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Drawings Silver lanx from Corbridge, Northumberland

Object number



Shaftoe, William - Artist
Vander Gucht, Gerhard - Engraver

Production date



Printer's Ink


Engraving (Printing Process)


Height: 455mm
Width: 520mm


Inscription content

To the Most Noble Prince CHARLES Duke of SOMERSET and Earl of HERTFORD, Viscount and baron Beauchamp, de Hæche, Baron Seymour of Trobridge Lord of the honours of Cockermouth and Petworth, Chancellor of the University of Cambridge, Kt. of ye most noble order of the Garter, and one of ye Lds. of his Majesties most Honble. Privy Councell &c.

Inscription content

This Print being an exact representation of that most Curious and valuable piece of Antiquity in Bass Reliefe in Silver weighing abt.148: Ounces found in ye year 1735: Buried in ye Sands by the River of Tyne, in your Grace's Mannor of Corbridge in ye County of Northumberland, Suposed to have been made use of in some of the Sacrifices to some Heathen Deity and to have been done above 2000: Years, which represents the Figures of Vesta, Apollo, Ceres, Minerva, and Diana, with Hieroglyphicks &c Is most humbly Dedicated by yr Graces most Dutyfull, most Obedient Humble Servt.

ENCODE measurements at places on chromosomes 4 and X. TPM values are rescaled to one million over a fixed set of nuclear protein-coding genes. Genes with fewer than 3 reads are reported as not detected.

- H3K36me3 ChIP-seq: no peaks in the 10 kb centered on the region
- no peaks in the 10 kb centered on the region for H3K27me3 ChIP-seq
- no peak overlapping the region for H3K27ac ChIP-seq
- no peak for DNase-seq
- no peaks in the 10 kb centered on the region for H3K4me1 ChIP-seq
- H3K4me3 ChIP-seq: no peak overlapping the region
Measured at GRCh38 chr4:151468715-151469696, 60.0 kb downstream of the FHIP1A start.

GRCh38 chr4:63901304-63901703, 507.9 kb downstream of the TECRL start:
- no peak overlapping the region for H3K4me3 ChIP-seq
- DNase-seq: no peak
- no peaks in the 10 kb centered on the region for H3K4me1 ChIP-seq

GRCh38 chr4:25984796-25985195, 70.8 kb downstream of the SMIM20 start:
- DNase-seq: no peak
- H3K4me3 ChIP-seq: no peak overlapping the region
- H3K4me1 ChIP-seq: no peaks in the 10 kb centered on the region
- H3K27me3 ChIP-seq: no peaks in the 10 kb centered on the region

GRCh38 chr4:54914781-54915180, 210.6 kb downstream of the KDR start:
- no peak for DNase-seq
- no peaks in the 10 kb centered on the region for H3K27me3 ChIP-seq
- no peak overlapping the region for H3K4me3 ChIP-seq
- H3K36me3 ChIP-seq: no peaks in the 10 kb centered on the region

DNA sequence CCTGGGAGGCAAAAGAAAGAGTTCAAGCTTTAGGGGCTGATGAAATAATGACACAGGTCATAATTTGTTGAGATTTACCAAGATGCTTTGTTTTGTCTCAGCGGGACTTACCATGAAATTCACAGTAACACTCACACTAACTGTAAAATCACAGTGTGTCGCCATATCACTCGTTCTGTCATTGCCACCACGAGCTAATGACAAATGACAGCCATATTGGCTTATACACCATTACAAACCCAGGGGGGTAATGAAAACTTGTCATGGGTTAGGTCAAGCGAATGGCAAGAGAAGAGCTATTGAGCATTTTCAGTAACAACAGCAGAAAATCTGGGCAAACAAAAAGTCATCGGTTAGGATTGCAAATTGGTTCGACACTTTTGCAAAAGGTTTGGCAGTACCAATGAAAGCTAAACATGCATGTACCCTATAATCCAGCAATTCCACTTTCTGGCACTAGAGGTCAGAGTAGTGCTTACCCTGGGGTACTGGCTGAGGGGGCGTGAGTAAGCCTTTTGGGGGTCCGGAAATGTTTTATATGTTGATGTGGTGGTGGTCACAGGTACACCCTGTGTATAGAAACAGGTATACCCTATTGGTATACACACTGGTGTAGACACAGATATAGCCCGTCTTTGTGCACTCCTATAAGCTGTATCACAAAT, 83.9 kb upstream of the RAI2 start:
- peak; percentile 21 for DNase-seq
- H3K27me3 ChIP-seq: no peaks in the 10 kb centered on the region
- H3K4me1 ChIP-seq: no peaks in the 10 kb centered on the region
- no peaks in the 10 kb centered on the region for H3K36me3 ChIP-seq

Wm. Shaftoe.

Inscription content

Drawn from the Original Peice [sic] of Plate by Wm. Shaftoe, which Peice [sic] of Plate is 20 Inches by 15.

Inscription content

These letters were Prick't on................the Back of ye Silver Plate.

Inscription content

Published Pursuant to an Act of Parliament ye 31st of May 1736.


Reference (free text)

J M C Toynbee, Art in Roman Britain (London: Phaidon Press, 1962), p. 172 (cat. 108).Illustration (Photograph), pl. 121.

Reference (free text)

John Collingwood Bruce, ed., A Descriptive Catalogue of Antiquities, Chiefly British, at Alnwick Castle (Newcastle upon Tyne, 1880), p.136, no. 745. Illustration, plate between pp. 136 and 137.

Reference (free text)

T W Potter, Roman Britain (London: British Museum Press, 1997), p. 81. Illustration, fig. 76, p. 81.

Reference (free text)

Bill Wyman and Richard Havers, Bill Wyman's Treasure Islands: Britain's History Uncovered (Stroud: Sutton, 2005), p. 87. Illustration, p. 87.
    Drawing by William Shaftoe of a late Roman lanx or platter discovered in Corbridge in 1735. The drawing was subsequently engraved by Gerard Van der Gucht in order to produce engraved prints, which could be purchased by subscription.